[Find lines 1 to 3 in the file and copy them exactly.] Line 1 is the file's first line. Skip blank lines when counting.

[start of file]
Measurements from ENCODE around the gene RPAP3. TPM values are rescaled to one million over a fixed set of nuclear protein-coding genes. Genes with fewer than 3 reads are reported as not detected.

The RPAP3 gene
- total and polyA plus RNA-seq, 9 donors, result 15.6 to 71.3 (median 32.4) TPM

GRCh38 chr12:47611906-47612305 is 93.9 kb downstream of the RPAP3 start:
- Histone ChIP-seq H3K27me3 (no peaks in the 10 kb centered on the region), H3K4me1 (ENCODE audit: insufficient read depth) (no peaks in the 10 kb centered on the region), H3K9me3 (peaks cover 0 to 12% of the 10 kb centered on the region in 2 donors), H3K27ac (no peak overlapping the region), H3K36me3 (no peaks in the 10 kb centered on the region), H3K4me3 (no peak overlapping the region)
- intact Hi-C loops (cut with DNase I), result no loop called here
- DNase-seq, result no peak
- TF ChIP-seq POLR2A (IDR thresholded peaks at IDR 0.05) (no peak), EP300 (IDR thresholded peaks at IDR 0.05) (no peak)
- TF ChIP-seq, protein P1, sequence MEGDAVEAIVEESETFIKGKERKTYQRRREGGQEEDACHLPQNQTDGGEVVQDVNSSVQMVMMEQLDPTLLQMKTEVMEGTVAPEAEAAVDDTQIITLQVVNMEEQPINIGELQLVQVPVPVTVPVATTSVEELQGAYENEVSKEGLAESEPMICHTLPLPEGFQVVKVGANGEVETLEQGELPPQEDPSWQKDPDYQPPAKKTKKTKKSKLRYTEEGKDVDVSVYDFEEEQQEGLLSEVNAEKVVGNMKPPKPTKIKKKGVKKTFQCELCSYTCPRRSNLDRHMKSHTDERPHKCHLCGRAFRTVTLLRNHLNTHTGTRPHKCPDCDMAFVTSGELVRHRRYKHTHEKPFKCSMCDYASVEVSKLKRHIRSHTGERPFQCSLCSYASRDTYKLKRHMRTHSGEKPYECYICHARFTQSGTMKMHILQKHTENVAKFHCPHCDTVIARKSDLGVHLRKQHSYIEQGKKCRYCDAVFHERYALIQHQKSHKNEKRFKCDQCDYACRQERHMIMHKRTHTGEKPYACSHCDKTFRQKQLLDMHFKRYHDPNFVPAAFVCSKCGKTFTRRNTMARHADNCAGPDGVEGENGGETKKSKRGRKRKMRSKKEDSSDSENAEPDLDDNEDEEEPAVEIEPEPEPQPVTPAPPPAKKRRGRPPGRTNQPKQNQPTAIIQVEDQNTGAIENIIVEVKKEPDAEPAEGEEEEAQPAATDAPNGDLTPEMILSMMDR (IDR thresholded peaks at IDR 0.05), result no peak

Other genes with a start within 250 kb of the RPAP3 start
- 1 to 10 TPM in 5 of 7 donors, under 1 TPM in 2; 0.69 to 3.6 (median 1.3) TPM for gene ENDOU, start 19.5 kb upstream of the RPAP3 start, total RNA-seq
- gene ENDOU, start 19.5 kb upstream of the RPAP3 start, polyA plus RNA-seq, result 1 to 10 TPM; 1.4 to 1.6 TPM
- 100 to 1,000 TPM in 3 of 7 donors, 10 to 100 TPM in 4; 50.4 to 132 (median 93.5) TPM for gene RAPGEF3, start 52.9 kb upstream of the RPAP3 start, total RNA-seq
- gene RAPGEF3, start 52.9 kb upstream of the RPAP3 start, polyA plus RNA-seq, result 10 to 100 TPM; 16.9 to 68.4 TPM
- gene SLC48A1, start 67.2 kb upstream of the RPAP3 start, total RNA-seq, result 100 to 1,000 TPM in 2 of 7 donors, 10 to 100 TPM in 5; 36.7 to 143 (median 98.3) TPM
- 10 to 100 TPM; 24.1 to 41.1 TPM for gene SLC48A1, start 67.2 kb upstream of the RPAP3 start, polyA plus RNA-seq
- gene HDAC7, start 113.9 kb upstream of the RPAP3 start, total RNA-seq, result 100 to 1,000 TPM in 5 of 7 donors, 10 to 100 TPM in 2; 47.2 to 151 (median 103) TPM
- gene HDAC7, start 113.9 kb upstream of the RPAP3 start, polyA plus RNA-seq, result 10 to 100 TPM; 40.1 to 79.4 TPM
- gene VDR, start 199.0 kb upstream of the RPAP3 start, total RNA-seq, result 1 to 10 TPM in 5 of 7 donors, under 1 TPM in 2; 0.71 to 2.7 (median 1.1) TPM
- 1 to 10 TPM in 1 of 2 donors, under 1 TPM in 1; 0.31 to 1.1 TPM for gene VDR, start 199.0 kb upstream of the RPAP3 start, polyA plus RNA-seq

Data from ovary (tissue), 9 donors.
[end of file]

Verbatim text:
Measurements from ENCODE around the gene RPAP3. TPM values are rescaled to one million over a fixed set of nuclear protein-coding genes. Genes with fewer than 3 reads are reported as not detected.

The RPAP3 gene
- total and polyA plus RNA-seq, 9 donors, result 15.6 to 71.3 (median 32.4) TPM